The Effects of an Overactive Bladder
Are you plagued by a nagging, uncomfortable urgency to visit the restroom? You're not alone. An overactive bladder (OAB) affects millions of people worldwide and can be an unpredictable condition that's difficult to manage. Bladder problems are frequently embarrassing and can prevent sufferers from leading their desired activity level, but hope exists!
Through improved understanding, OAB patients have access to helpful interventions that provide relief from these bothersome symptoms. In this blog post, we will explore what an overactive bladder is, its triggers, and the primary symptoms associated with it – as well as possible treatments for managing the condition so one can enjoy a life free of frustrating bathroom visits. Read on if you’re interested in learning more about how to gain control of your symptom-causing overactive bladder!
What is an Overactive Bladder (OAB)?
An overactive bladder (OAB) is a common yet often overlooked condition that can lead to feelings of embarrassment for those living with it. OAB is characterized by an intense urgency to urinate, frequent urge-related accidents, and uncontrollable bladder leakage. It is caused by a seemingly never-ending or spastic contraction of the muscles in the bladder wall. It is often a side effect of medications people take, such as blood pressure and psychiatric medicines.
All ages are susceptible to OAB, but it is particularly common in women over 65, while men tend to develop it between 45-60 years old. If someone suspects they may have OAB, it is best to seek diagnostic testing as soon as possible. Not only can symptoms be concerning, but also put a person at risk for urinary tract infections, bed wetting, and skin breakdown from uncontrolled leakage and incontinence due to undiagnosed OAB. With proper diagnosis and treatment, this troubling condition can be managed effectively.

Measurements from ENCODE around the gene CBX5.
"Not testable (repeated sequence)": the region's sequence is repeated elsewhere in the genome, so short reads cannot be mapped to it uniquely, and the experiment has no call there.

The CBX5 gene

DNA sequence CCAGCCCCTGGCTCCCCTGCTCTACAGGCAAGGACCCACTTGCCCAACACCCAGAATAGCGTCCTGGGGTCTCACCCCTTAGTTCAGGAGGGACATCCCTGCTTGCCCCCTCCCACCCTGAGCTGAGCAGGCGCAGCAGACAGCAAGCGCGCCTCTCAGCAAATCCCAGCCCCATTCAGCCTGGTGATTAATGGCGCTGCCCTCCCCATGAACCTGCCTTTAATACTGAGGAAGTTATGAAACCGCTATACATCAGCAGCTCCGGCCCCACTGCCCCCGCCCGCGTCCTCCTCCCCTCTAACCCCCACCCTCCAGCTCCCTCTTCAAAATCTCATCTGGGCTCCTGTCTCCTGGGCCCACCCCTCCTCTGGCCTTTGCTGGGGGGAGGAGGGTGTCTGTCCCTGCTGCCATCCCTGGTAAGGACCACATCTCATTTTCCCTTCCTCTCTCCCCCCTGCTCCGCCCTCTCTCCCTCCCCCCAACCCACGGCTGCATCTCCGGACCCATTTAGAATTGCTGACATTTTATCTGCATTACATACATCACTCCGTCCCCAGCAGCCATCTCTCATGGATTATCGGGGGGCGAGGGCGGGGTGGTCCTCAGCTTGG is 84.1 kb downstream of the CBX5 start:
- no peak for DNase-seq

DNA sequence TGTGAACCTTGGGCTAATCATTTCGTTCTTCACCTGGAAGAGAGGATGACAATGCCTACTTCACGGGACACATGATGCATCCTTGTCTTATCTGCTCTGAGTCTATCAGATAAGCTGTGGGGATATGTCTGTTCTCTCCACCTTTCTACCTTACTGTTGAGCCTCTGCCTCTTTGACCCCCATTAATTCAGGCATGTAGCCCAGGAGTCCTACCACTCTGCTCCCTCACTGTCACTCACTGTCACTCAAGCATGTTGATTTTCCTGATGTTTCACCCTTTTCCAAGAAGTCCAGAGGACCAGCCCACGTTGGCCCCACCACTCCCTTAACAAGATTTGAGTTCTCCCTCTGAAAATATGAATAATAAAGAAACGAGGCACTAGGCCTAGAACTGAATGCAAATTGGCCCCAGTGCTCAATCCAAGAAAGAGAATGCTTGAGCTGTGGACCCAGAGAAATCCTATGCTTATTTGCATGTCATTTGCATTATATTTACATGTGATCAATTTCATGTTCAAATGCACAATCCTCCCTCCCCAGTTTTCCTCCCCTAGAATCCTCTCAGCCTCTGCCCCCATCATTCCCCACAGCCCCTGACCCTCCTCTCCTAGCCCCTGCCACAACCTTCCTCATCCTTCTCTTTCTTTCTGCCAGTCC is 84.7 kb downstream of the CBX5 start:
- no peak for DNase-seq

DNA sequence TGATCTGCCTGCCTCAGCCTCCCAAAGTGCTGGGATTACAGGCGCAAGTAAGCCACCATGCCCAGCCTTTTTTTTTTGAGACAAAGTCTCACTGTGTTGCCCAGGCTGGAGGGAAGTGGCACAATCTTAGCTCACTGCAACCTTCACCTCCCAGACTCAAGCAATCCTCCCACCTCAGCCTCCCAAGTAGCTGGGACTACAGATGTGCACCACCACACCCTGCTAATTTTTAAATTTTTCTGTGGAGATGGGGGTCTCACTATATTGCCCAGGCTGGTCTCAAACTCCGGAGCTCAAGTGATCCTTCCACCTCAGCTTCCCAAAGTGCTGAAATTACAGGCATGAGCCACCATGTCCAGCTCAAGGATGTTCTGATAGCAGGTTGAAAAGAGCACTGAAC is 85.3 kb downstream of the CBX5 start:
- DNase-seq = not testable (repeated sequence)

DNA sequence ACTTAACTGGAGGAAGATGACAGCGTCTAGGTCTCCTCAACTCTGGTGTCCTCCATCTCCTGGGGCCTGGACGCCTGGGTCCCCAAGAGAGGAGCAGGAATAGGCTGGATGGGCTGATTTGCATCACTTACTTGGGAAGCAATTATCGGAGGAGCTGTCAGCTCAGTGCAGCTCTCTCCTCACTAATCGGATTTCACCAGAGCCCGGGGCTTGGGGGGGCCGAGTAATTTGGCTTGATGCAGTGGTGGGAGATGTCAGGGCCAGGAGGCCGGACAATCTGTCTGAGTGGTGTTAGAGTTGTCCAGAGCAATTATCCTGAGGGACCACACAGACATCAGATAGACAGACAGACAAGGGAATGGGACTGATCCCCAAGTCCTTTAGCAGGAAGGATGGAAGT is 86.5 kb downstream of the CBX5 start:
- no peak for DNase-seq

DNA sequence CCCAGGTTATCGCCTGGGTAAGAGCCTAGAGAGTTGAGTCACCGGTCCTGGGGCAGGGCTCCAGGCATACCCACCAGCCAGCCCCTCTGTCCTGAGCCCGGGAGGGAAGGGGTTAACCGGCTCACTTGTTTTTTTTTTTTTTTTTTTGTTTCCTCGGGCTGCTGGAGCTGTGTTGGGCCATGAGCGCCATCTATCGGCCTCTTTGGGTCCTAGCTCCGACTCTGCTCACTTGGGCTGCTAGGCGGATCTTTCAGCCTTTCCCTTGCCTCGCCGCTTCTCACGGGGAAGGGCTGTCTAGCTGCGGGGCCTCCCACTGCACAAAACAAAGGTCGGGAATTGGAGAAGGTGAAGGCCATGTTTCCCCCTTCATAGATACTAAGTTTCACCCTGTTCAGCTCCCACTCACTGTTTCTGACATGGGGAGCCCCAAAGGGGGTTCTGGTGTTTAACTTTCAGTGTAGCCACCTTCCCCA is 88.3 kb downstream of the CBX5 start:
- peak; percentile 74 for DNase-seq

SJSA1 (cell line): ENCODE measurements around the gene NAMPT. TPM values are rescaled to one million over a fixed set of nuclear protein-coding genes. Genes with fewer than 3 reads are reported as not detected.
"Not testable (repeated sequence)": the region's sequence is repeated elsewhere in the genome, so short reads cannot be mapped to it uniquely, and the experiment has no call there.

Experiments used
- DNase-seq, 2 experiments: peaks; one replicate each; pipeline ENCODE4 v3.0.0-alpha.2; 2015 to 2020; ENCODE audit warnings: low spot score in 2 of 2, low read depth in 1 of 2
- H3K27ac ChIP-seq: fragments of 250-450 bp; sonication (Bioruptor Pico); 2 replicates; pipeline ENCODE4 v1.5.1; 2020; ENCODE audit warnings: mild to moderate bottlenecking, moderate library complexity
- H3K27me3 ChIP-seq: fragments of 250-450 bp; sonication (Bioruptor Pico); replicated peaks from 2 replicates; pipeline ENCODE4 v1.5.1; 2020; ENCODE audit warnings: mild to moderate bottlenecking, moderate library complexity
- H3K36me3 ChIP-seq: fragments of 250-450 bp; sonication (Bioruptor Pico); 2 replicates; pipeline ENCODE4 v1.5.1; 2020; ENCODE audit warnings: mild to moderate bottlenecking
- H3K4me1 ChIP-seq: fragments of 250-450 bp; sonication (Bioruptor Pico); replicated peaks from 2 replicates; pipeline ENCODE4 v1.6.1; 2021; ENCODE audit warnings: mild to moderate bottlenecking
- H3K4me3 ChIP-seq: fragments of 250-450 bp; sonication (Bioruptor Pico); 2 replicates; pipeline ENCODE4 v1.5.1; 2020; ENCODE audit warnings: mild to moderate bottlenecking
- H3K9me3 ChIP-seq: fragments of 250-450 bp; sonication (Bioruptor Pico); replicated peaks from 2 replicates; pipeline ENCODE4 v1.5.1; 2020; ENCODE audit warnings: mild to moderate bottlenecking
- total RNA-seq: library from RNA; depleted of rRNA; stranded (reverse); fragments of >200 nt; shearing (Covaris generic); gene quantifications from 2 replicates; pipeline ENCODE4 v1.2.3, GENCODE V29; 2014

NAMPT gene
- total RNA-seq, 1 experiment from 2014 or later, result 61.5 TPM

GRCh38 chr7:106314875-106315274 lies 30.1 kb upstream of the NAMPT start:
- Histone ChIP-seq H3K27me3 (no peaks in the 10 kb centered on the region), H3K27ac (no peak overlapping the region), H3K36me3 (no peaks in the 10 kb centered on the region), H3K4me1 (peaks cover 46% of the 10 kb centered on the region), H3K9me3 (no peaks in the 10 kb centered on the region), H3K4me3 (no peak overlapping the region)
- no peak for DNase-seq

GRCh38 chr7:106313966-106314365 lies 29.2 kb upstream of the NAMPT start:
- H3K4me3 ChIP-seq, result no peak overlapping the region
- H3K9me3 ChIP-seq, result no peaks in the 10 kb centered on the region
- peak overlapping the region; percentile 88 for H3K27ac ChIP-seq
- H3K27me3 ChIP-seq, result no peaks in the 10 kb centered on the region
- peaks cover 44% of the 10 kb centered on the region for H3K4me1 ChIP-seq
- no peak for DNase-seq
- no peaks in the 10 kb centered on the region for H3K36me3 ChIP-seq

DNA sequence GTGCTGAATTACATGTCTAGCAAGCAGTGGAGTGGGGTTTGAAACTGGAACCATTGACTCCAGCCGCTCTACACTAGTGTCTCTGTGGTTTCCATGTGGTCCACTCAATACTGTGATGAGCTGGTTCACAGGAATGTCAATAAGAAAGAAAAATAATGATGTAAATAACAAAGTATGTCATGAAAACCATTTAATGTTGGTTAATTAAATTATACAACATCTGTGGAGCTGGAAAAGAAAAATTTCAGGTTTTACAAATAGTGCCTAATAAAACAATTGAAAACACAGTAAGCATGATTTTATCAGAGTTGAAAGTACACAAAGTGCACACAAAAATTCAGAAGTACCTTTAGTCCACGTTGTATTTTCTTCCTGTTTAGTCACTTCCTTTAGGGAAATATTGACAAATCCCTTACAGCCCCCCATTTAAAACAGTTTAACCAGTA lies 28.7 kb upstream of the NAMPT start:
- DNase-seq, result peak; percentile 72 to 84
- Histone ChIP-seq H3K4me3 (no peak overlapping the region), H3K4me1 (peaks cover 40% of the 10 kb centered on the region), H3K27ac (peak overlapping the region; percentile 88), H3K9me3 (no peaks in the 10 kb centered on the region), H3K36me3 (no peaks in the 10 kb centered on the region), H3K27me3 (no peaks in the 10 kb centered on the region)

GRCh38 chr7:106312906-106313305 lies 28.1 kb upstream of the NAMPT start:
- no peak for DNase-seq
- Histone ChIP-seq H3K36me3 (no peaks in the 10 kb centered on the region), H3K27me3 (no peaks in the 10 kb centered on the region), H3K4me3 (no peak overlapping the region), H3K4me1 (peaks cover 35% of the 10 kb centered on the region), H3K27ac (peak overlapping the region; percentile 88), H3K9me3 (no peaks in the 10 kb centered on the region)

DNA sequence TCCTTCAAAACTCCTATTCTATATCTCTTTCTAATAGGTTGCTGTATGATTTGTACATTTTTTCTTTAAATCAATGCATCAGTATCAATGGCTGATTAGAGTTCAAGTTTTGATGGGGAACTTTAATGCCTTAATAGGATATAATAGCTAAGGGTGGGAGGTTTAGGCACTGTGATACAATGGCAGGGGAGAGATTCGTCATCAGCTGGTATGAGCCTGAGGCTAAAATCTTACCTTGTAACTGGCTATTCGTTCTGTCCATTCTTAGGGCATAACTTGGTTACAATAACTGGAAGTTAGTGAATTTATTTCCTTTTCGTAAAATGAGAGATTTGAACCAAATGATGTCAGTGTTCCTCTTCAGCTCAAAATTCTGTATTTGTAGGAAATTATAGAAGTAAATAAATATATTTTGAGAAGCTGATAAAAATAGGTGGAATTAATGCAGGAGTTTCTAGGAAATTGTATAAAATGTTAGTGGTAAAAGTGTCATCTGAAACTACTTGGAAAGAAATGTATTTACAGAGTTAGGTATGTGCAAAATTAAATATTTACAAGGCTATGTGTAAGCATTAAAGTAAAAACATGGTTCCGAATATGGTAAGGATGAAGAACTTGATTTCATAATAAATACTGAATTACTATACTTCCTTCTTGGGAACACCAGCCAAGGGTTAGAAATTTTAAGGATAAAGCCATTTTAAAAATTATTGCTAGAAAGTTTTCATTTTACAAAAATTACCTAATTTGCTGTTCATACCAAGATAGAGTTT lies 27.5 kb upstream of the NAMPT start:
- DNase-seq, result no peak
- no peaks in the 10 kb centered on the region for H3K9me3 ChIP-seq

Signs and Symptoms of OAB
Specific signs and symptoms of OAB may include a sudden urge to urinate that is difficult to control, frequent trips to the bathroom, having to wake up during the night to urinate more than once, a sudden uncontrolled release of urine, prostate issues in men, and urinary tract infections in both men and women. If you are experiencing any combination of these signs, it is important to discuss them with your healthcare provider so they can assess if treatment is necessary.
Causes of OAB
Overactive Bladder (OAB) is a condition where the bladder contracts too often and leads to difficulty in controlling the release of urine. It can be caused by neurological diseases and conditions such as stroke, neurodegenerative diseases, spinal cord or brain injuries, encephalitis, and diabetes. Sometimes, OAB may also be caused by lifestyle choices such as consuming caffeinated beverages, excessive liquid intake, aging, smoking, and obesity.